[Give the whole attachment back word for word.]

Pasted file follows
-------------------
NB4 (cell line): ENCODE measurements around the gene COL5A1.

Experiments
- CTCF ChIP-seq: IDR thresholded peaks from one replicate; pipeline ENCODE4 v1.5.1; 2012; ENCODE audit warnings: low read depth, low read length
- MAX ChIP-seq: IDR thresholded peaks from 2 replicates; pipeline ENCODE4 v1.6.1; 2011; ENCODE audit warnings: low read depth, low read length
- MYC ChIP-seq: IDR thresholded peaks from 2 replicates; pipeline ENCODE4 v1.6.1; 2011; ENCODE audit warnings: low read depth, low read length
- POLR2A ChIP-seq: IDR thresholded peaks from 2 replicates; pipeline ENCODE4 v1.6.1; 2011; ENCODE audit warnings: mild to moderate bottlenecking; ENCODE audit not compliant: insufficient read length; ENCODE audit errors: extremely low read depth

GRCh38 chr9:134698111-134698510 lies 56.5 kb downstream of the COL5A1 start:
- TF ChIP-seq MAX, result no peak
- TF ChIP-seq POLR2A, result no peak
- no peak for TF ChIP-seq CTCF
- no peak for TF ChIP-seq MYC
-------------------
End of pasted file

NB4 (cell line): ENCODE measurements around the gene COL5A1.

Experiments
- CTCF ChIP-seq: IDR thresholded peaks from one replicate; pipeline ENCODE4 v1.5.1; 2012; ENCODE audit warnings: low read depth, low read length
- MAX ChIP-seq: IDR thresholded peaks from 2 replicates; pipeline ENCODE4 v1.6.1; 2011; ENCODE audit warnings: low read depth, low read length
- MYC ChIP-seq: IDR thresholded peaks from 2 replicates; pipeline ENCODE4 v1.6.1; 2011; ENCODE audit warnings: low read depth, low read length
- POLR2A ChIP-seq: IDR thresholded peaks from 2 replicates; pipeline ENCODE4 v1.6.1; 2011; ENCODE audit warnings: mild to moderate bottlenecking; ENCODE audit not compliant: insufficient read length; ENCODE audit errors: extremely low read depth

GRCh38 chr9:134698111-134698510 lies 56.5 kb downstream of the COL5A1 start:
- TF ChIP-seq MAX, result no peak
- TF ChIP-seq POLR2A, result no peak
- no peak for TF ChIP-seq CTCF
- no peak for TF ChIP-seq MYC